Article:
MINORITY OWNERS’ RIGHTS CONTINUE TO EXPAND
Texas courts recognize that majority owners in private companies must deal fairly with their minority owners or face claims for minority shareholder oppression. Texas courts have approved the following as acts of shareholder oppression: malicious oppression of dividends (starving out the little guys), personal use of corporate funds (the personal piggy bank syndrome), “squeeze-out” techniques such as diverting corporate opportunities, excessive payment of dividends, or attempts to deny minority shareholders the fair value of their shares.
Now, in Ritchie v. Rupe, the Dallas Court of Appeals has determined that (i) shareholder oppression can exist even if there is no single, majority shareholder and (ii) the refusal to reasonably cooperate in a minority shareholder’s efforts to sell stock can be shareholder oppression. In Ritchie,after attempts to sell her stock to the other owners failed, the minority owner (18% of the stock), hired a consultant to market her stock to outsiders. The consultant requested that management of the company meet with prospective buyers, but was told that neither management nor any of the other owners would cooperate. At trial the consultant testified that without this cooperation it was impossible to sell the stock because interviewing management is a regular part of a prospective buyer’s due diligence. The trial court concluded that this failure to allow management to be interviewed by prospective buyers constituted minority shareholder oppression. The appellate court agreed, reasoning that the minority shareholder’s reasonable expectation of having the right to sell her stock to a party of her choosing had been defeated by the other shareholders. The appellate court acknowledged that not any one of the parties who refused to participate or allow management to participate in the interviewing process owed a majority of the stock, but reasoned that it was sufficient for purposes of a minority shareholder oppression claim that they were “directors” and “those in control of the corporation”.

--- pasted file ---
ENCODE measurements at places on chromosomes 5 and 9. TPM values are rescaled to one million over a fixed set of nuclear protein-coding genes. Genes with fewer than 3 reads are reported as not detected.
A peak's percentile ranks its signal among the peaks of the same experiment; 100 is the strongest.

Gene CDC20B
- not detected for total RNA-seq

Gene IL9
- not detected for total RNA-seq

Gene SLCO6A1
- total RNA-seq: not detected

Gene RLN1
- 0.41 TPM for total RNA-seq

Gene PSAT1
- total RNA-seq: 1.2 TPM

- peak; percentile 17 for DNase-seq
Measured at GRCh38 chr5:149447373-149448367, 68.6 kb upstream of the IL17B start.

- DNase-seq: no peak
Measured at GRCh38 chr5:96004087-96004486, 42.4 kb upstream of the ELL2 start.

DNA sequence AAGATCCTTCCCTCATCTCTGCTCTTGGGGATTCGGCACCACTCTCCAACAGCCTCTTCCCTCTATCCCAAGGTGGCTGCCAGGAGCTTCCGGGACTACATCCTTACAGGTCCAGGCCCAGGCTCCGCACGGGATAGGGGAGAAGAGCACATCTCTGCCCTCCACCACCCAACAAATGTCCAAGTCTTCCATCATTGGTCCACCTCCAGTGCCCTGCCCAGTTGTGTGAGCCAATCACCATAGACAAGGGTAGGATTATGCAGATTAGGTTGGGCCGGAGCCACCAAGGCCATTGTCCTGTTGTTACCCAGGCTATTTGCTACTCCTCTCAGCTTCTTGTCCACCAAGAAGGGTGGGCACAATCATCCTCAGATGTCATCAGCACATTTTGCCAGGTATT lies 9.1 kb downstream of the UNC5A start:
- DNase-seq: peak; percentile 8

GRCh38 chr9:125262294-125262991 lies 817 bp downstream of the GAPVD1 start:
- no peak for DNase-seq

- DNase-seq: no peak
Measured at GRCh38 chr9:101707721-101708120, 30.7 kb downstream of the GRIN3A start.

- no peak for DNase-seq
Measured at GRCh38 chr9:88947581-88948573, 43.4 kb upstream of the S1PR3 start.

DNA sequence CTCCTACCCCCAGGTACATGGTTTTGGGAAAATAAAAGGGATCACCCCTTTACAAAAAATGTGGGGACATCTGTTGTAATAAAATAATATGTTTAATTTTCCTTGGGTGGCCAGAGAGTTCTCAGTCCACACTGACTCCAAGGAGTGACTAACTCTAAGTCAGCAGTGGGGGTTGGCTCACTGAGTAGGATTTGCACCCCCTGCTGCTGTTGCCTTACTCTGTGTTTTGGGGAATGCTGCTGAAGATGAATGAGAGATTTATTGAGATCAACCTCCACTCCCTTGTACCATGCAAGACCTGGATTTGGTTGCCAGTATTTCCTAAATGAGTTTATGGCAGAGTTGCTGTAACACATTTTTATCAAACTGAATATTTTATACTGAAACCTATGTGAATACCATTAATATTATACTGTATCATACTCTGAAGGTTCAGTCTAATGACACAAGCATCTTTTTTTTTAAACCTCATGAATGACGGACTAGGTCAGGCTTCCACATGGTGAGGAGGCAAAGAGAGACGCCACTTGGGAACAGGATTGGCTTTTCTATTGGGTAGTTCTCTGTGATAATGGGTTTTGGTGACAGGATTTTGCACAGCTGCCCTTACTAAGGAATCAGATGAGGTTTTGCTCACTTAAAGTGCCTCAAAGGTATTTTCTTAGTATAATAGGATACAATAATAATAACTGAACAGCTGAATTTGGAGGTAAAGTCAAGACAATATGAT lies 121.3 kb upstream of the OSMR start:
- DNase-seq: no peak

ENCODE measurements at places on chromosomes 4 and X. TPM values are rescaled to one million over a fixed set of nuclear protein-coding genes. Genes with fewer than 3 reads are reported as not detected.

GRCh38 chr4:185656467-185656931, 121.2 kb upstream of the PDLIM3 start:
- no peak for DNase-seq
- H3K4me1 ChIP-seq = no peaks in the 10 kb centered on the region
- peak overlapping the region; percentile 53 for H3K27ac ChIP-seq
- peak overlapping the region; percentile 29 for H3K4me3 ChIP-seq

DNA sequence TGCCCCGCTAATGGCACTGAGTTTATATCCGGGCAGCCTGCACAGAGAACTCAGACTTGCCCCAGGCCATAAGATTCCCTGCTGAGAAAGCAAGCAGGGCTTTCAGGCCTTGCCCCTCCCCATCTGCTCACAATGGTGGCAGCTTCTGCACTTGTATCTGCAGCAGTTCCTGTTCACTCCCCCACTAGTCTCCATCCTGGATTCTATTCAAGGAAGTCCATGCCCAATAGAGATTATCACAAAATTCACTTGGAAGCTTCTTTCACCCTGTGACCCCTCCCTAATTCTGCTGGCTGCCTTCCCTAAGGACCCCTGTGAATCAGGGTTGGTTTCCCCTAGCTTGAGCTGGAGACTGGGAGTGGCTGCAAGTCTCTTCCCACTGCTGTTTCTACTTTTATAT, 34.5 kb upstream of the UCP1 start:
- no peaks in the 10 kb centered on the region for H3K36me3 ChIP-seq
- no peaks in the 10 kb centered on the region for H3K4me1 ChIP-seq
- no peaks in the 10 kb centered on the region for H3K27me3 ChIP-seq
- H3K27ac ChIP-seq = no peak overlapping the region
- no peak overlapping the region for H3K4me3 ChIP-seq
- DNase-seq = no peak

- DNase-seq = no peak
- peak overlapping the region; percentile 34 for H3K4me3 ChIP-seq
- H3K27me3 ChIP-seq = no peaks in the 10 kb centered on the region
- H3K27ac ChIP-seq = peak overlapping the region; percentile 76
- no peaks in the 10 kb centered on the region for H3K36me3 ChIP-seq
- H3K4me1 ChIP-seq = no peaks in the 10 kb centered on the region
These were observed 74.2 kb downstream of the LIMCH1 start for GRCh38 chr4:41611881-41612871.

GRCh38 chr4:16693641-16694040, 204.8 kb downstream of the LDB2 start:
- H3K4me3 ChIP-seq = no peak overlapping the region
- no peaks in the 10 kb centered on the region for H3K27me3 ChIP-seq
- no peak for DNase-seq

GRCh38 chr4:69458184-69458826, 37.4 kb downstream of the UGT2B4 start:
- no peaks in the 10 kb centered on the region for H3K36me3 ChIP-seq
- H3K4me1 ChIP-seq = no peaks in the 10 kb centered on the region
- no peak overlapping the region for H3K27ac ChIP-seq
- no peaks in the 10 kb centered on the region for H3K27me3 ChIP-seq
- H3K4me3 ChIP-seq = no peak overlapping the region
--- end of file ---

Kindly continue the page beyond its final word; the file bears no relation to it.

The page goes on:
Finally, the appellate court agreed with the trial court that an appropriate remedy for shareholder oppression is the court ordering a buyout of an oppressed minority shareholder. In Ritchie the jury found the minority owner’s stock had a fair market value of $7.3M and ordered the defendants to purchase the stock for that amount.
Significance: Texas courts continue to expand the acts that can be made the basis of a minority shareholder oppression clam. If you are the majority owner in a company or if you are in “control” of a company, you need to be cautious about causing the company to take or not take an action that negatively impacts the minority owners. Actions taken or not taken that negatively impact minority shareholders, but are truly in the interest of the company and not designed or intended to negatively target minority owners, fall outside the scope of minority shareholder oppression, but will be scrutinized nonetheless.